Soraya Mehdizadeh’s study, “Cyberpsychology, Behavior, and Social Networking,” was cast into the cybersea earlier this month, and media bit the hook. How could they not, baited as it was with the suggestion that Facebook is “a particularly fertile ground for narcissists to self-regulate.” Google the name “York University,” and even before you go to the site, you’ll see a reference to the study, in the search engine’s results listing. You may well have Googled this topic already, Google being the most popular website on the Internet — and the only site, according to many sources, more popular than Facebook. There is however more to be said about the study than Facebook = Narcissism, which in any case is a mis-description. Let’s look a bit deeper into it, shall we.
Until now, Facebook was notorious chiefly for its violations of privacy. That should hardly have come to us as a surprise: Mark Zuckerberg created the site in 2004 by hacking into Harvard’s database, stealing photos of fellow students. His initial vision of the social networking tool was a dormitory variant of the game Hot or Not, in which Harvard students were invited to choose the yummier of two juxtaposed photographs. Note how this first of the now many irritating Facebook games suggests narcissism, not from the supply but rather the demand side of the equation. Some of us are more concerned with our yumminess than others, but narcissism is probably a matter of degree, not kind. The York study reminds us that the Facebook apple hasn’t fallen very far from the dormitory tree, and it may be that you and I haven’t traveled so far, either.
Don’t be shamed by your selfishness. You will agree it is a good thing that a very small bit of the virtual world is reserved for your exclusive self-promotion. The other ninety-nine percent of the World Wide Web, most of which is even less noble than narcissism, couldn’t care less about what you think or even if you think at all. But on your little plot of ground you are free to post Photoshopped, nose-hair-free pictures of yourself, looking smart. You are free, no, encouraged, to say whatever you think about whatever. In contrast with most global resources, the Internet is not being depleted. We have plenty of it, and I for one bear no guilt as I go merrily forth, posting my fart and poo jokes on the walls of my Friends. Am I a narcissist? I don’t know what I am, despite the fact that I think about myself all the time.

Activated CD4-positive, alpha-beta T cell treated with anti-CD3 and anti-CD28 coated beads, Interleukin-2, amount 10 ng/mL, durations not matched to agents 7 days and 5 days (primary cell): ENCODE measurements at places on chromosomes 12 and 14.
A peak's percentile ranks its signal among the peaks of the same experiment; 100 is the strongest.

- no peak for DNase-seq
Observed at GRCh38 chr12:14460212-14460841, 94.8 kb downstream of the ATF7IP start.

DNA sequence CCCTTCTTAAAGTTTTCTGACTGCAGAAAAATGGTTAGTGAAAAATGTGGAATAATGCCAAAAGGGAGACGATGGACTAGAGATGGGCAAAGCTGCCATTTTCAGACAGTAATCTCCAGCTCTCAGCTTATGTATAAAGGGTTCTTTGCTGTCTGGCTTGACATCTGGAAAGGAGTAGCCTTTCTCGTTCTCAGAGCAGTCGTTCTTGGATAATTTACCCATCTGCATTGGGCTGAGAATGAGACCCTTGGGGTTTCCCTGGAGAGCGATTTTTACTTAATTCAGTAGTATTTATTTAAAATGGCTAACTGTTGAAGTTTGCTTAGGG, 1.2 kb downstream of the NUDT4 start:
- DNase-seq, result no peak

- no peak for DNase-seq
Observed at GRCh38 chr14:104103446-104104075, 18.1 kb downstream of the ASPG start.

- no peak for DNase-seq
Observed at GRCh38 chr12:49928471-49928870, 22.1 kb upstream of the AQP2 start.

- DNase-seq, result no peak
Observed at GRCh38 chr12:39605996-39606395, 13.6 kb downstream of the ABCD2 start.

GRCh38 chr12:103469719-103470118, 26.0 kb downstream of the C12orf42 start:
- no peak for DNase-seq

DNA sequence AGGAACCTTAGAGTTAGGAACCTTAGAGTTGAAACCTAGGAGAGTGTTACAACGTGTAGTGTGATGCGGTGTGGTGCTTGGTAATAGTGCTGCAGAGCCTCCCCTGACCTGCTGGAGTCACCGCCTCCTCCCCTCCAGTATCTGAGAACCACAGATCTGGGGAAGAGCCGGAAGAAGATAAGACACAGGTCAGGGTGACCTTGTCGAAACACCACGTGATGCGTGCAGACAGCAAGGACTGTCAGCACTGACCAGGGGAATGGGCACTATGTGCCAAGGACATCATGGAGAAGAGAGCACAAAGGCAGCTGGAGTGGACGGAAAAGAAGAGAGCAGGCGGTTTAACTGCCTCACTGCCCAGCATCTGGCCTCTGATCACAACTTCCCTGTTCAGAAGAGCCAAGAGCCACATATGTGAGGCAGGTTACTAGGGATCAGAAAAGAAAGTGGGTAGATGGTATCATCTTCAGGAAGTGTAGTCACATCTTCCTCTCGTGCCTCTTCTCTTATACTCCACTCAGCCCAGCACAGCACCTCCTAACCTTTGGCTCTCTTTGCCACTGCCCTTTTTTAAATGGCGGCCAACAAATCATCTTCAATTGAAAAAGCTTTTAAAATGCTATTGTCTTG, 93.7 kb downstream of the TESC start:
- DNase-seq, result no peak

One ought to do so. For example, we all of us have an ever-present need for food, clothing, and shelter. We need a job, or an inheritance. The narcissist is only looking out for Number One, as we all must. Even the disinterested knowledge seeker has to dedicate a portion of her intellectual efforts to such matters. Allow me to demonstrate, with a quotation from the conclusion of “Cyberpsychology, Behavior, and Social Networking,”:
The results presented in this study provide valuable insight in understanding how narcissism and self-esteem are constructed in a virtual environment. This research has several implications in marketing and advertisements in online communities. For example, it can be used to sell products that enhance physical attractiveness, a feature that is desired by narcissists and individuals with low self-esteem. [Emphasis added]
So, Facebook is a place for narcissists, but more to the point! — it is also a place to sell things to narcissists. One might even consider hiring a bright, narcissist-saavy sociologist to look into the matter. (Like)